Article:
Louis Thompson McCrath

Page 264, 265, 266 - Louis Thompson McCrath now one of the more venerable of the native sons still residing in Grand Rapids, was born on Fulton street and at the age of two years his family moved on a farm. He is a scion of a family that was founded in Kent County about one year before Michigan Territory was admitted to statehood, and his memory compasses the greater part of the magnificent development and progress of the county and of the city of Grand Rapids within the long intervening years. The family name was originally spelled McCraith. Mr. McCrath long held precedence as one of the substantial business men of Grand Rapids, where he was for many years prominently identified with the meat-packing business, so that peace and prosperity attend him and his wife in the gracious evening of their long and worthy lives. He has lived virtually retired for somewhat more than fifteen years, but his active association with business affairs covered a period of half a century. On a farm extending along the present Michigan street in Grand Rapids, in a district now given over to business buildings and fine residence properties, Louis T. McCrath was born on the 10th of June, 1846, and is a son of James and Ellen (Wood) McCrath, both of whom were born in Scotland. In 1836, the year before Michigan became a state, James McCrath came to Grand Rapids as a member of a party of masons who were to construct the foundation for the first grist mill to be erected on the site of the future city. This mill, long known as the Sweet mill, stood on the site of the present Berkey & Gay furniture factory. At that time the site of Grand Rapids was marked by a few buildings in the midst of the surrounding forests, and these pioneer masons made their way hither along the pioneer blazed trails through the dense forests, James McCrath, Sr., grandfather of Louis T. of this sketch, having likewise been a member of this company of pioneer artisans. James McCrath, Jr., finally purchased land in Kent county, and there reclaimed from a veritable wilderness his pioneer farm, this old homestead having continued to be his place of residence until his death in 1897, aged ninety years, and his wife likewise having attained to the advanced age of eighty-two years. Theirs were earnest and noble lives of unassuming worth and of honest industry. Of their six children only two are now living, Louis T., of this review, and Walter C., who recently sold the old homestead farm of the pioneer era and who had there continued his residence until his recent removal to Grand Rapids. Louis T. McCrath gained his early education by attending the pioneer schools at such times as his services were not in requisition in connection with the arduous work on the home farm, and at the age of fouteen years he took a position as clerk in the McConnell hardware store, on the site of the present Hotel Pantlind, his compensation having been five dollars a month for two years. He was thus engaged at the outbreak of the Civil war, and his youth prevented his acceptance when he first attempted to enlist in defense of the Union, when he was but sixteen years old. However, he and his four brothers served valiantly as soldiers in Michigan regiments during the greater part of the war, and two of the brothers became commissioned officers. Louis T. McCrath was in service during the later years of the war, and as a member of the Twenty-first and Fourteenth Michigan Volunteer Infantries he was with General Sherman's forces on the historic march from Atlanta to the sea and thence onward to the national capital, where, at the close of the war, he took part in the grand review of the victorious armies. After receiving his honoraable discharge Mr. McCrath returned to Grand Rapids where he engaged in the livery business near the present Hotel Pantlind. After his marriage, in 1866, when he was twenty, he settled on a farm east of the city. He gave special attention to the raising of cattle and horses, and as an excellent judge of live stock values he was selected, in 1885, as the manager of the Grand Rapids branch packing house established by the great Chicago packing concern of Morris & Company, with which he continued as a valued executive in this capacity for virtually a quarter of a century, he having resigned his position in 1909 and having since lived retired from active business. Mr. McCrath profited largely also from his judicious real estate operation, and his is still the owner of valuable realty in his home city, he having erected the Kent Hotel, near the Union depot, and later having been associated with Henam N. Moore, in 1905, in the erection of the present and modern Crathmore Hotel on the same site, the name of the new hotel being a combination of the surnames of the builders. Since his retirement from business Mr. McCrath and his wife have traveled somewhat extensively and have passed numerous winter seasons in California. In Grand Rapids they now maintain their home with their only child, Fanna, who is the wife of D. Emmett Welsh, M D., and this home is replete in fine works of art and various curios that have been collected by Mr. and Mrs. McCrath and by Dr. and Mrs. Welsh from all parts of the world. The father of Mr. McCrath was made a Mason, in Scotland, one hundred years ago, and in Grand Rapids he was associated with twelve others in the organizing of Grand River Lodge, No. 34, A. F. & A. M., the founding of this pioneer lodge having taken place in the law office of Thomas Church. It is interesting to record that of this historic lodge Louis T. McCrath has been a member many years. He is a Republican in politics. May 29, 1866, was marked by the marriage of Mr. McCrath to Miss M. Jane Richards, and thus their ideal companionship has continued during a period of nearly sixty years. Of their only child mention has already been made. Mrs. McCrath was born in Ohio and came to Paris township when six years old, and is a representative of another of the honored pioneer families of Kent County. It was in Paris township that Mr. McCrath long maintained his high-grade stock farm. Mrs. McCrath's parents, John and Emma (Wright) Richards, came to Kent county about seventy-five years ago and settled in Paris township, now in the city. Her forebears served in the Revolution and the War of 1812, and were active in both.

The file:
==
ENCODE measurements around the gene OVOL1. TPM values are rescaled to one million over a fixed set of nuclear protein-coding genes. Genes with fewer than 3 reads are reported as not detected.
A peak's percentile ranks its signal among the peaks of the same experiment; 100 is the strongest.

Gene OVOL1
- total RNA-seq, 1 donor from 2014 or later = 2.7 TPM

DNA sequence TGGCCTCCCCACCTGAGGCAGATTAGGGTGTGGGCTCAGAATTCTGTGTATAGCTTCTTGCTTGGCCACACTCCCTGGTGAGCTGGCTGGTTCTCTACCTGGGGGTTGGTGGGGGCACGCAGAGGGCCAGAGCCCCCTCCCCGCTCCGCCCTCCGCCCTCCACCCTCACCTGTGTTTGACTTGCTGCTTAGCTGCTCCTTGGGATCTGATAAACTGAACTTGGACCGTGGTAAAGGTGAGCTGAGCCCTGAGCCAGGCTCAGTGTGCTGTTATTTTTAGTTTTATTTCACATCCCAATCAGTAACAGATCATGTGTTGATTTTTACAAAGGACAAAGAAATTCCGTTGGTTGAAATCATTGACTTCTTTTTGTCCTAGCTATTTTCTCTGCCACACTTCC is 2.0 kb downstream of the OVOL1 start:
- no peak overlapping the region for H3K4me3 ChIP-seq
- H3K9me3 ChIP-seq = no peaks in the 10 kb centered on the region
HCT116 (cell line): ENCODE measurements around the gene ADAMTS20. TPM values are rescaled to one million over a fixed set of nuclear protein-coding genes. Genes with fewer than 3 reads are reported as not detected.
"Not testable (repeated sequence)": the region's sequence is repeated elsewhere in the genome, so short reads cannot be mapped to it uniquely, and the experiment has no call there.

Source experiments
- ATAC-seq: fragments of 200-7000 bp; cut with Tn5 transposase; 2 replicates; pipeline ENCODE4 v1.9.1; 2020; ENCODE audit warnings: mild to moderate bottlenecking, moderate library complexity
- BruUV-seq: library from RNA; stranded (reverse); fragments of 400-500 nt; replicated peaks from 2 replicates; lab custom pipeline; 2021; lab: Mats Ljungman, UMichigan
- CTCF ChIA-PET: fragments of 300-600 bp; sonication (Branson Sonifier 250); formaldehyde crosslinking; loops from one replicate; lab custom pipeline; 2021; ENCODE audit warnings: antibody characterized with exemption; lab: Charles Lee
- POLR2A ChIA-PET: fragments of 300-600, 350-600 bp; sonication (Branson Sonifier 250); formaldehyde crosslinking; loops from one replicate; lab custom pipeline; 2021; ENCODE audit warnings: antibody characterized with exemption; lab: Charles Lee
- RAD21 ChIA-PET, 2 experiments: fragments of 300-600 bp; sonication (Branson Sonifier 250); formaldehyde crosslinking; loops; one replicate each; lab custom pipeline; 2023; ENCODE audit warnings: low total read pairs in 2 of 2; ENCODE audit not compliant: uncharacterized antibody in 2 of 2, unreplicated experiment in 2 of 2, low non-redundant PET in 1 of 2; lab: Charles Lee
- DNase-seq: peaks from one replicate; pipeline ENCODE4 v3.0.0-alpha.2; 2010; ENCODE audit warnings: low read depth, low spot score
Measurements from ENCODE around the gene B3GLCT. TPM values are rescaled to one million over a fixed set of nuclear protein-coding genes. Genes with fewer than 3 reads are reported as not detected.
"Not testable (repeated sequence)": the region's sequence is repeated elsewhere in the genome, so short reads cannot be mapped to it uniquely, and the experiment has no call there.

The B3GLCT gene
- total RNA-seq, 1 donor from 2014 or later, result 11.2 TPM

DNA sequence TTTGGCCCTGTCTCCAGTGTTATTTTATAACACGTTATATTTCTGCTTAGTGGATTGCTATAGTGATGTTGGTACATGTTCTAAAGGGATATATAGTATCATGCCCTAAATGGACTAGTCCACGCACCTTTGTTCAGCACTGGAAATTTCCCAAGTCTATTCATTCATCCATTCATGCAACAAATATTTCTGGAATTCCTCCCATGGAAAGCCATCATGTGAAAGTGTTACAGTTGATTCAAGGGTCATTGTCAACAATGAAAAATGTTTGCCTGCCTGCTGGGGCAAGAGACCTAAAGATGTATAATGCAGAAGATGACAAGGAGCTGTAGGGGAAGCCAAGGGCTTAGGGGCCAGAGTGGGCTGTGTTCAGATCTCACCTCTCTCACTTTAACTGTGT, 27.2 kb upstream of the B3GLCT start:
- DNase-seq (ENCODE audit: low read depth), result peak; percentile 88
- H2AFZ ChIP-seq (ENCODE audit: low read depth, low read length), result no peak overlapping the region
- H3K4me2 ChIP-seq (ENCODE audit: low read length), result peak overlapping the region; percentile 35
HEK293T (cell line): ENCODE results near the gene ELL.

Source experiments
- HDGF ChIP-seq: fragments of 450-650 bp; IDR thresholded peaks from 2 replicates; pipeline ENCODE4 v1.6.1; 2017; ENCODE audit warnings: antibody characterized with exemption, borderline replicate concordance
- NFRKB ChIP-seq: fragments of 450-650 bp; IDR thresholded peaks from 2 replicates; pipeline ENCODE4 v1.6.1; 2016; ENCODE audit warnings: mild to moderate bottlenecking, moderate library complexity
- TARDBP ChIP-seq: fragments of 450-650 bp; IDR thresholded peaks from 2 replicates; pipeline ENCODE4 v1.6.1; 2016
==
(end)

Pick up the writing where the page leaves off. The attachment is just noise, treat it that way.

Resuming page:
Transcriber: Gloria Paas
Created: 21 January 2003
URL: http://kent.migenweb.net/white1924/personal/mccrath.html